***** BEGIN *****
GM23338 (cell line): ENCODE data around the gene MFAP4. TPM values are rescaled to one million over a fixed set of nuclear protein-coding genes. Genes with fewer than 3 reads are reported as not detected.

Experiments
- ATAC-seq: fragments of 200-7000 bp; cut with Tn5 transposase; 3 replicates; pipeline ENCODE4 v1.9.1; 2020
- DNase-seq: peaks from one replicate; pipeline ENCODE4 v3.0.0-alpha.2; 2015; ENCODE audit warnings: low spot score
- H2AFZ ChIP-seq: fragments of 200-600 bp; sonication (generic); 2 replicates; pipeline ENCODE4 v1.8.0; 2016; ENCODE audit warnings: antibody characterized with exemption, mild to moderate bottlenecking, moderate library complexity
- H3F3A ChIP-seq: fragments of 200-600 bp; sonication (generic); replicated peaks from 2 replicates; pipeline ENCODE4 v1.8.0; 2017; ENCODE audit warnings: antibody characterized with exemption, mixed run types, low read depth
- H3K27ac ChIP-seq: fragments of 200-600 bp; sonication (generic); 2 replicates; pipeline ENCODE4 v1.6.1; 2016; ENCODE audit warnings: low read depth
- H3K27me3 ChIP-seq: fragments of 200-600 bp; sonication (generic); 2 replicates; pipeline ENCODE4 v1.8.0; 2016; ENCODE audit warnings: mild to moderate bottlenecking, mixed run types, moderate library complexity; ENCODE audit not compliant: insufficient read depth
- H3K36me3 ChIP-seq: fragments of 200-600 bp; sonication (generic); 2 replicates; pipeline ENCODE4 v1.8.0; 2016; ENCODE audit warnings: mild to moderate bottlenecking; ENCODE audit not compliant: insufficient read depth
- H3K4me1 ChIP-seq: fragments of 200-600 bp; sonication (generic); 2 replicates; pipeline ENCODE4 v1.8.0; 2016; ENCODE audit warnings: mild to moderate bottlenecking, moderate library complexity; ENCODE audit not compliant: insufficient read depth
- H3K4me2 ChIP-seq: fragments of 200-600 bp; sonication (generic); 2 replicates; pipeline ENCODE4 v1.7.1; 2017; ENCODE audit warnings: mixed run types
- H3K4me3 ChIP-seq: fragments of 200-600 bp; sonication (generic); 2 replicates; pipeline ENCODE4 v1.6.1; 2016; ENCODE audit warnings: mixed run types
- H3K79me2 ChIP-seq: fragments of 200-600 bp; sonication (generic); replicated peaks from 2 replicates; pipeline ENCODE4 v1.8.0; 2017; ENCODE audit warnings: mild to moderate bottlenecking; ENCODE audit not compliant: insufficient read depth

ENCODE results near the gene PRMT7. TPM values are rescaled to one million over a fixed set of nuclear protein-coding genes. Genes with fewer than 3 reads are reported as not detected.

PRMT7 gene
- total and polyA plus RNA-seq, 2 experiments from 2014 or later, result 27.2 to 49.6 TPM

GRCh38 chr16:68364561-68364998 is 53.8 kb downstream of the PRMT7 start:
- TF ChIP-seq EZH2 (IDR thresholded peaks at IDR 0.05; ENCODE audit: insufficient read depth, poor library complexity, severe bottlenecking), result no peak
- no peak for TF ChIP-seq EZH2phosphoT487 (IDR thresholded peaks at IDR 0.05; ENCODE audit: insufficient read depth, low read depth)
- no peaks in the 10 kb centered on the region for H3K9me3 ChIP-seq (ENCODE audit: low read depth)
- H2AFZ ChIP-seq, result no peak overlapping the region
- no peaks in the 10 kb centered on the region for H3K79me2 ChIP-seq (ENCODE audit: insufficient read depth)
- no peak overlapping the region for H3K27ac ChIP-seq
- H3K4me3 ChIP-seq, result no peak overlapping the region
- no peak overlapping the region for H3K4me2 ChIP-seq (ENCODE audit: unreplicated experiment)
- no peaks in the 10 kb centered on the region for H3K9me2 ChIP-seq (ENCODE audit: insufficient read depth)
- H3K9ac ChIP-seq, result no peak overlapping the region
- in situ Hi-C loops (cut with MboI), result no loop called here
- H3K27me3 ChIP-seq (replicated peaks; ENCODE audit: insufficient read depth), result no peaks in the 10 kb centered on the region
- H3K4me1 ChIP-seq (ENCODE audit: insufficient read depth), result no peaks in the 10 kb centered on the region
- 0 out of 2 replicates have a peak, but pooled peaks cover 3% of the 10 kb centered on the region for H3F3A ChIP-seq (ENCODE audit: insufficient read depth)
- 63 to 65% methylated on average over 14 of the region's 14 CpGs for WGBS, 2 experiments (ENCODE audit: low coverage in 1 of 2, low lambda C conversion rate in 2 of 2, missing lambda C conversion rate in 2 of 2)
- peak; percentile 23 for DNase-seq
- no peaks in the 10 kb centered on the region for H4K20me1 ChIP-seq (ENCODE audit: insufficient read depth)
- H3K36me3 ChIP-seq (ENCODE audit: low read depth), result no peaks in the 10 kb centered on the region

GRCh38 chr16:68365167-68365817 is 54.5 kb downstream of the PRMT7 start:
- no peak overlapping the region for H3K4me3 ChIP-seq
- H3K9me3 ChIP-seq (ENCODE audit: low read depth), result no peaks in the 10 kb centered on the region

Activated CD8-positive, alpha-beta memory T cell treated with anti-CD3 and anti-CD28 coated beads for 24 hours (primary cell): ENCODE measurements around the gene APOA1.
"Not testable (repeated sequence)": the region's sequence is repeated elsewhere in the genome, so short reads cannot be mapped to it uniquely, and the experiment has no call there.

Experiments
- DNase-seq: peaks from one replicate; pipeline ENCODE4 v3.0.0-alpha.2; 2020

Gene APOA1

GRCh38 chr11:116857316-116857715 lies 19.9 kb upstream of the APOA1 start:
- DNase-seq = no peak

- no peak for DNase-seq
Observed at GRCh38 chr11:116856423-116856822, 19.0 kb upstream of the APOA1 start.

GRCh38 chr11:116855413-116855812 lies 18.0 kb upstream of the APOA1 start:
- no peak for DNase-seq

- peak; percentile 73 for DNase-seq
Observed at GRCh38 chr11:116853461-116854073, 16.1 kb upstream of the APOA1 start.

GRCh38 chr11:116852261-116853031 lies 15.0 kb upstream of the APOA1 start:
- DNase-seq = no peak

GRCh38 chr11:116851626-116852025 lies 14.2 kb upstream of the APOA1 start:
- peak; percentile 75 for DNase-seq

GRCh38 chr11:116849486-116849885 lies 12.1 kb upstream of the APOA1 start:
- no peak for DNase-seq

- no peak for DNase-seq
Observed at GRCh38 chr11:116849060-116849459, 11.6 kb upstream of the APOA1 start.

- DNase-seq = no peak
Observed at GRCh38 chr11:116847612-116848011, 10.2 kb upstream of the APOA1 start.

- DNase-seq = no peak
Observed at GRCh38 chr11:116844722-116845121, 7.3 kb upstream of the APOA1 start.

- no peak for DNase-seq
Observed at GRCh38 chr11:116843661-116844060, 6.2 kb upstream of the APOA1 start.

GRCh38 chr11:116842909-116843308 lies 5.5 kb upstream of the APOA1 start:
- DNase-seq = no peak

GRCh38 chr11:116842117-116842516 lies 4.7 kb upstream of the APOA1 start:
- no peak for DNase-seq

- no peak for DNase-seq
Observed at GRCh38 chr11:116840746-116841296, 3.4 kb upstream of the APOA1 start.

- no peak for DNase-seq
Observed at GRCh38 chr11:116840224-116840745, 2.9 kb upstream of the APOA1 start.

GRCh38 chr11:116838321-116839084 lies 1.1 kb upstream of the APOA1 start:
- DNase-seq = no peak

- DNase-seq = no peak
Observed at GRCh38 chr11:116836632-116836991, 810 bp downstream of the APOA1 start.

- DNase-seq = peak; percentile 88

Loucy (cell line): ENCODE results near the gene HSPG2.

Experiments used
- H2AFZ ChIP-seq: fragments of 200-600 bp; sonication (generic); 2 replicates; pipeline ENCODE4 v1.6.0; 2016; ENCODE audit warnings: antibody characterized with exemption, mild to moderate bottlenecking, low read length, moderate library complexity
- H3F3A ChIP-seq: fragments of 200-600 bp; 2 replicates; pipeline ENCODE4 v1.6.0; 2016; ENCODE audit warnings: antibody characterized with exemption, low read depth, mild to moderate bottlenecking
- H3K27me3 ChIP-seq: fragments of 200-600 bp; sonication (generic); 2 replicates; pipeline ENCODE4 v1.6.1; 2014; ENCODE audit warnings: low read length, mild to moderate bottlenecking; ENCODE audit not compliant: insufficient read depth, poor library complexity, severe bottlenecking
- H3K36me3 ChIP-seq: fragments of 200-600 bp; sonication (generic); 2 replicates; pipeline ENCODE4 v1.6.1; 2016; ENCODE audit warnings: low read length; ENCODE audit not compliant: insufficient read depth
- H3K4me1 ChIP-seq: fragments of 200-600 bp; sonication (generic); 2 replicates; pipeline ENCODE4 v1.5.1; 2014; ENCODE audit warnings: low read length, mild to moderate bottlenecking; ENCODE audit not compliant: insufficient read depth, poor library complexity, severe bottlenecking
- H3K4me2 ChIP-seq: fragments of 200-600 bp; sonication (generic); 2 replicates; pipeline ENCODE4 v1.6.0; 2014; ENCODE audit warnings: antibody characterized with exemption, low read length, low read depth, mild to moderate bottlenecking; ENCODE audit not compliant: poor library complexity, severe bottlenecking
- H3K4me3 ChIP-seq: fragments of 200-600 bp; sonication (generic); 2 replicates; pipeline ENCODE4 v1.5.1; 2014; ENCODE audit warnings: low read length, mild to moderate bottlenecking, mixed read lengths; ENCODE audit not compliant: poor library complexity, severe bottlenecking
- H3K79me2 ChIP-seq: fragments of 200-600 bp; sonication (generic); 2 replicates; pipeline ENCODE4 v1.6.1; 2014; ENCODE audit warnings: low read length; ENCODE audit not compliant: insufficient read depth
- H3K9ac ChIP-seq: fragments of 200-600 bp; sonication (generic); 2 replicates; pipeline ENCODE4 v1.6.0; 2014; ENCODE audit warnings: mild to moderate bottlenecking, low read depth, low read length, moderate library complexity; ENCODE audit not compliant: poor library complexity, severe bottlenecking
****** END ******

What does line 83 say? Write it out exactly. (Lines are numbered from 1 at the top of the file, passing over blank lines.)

- H3K27me3 ChIP-seq: fragments of 200-600 bp; sonication (generic); 2 replicates; pipeline ENCODE4 v1.6.1; 2014; ENCODE audit warnings: low read length, mild to moderate bottlenecking; ENCODE audit not compliant: insufficient read depth, poor library complexity, severe bottlenecking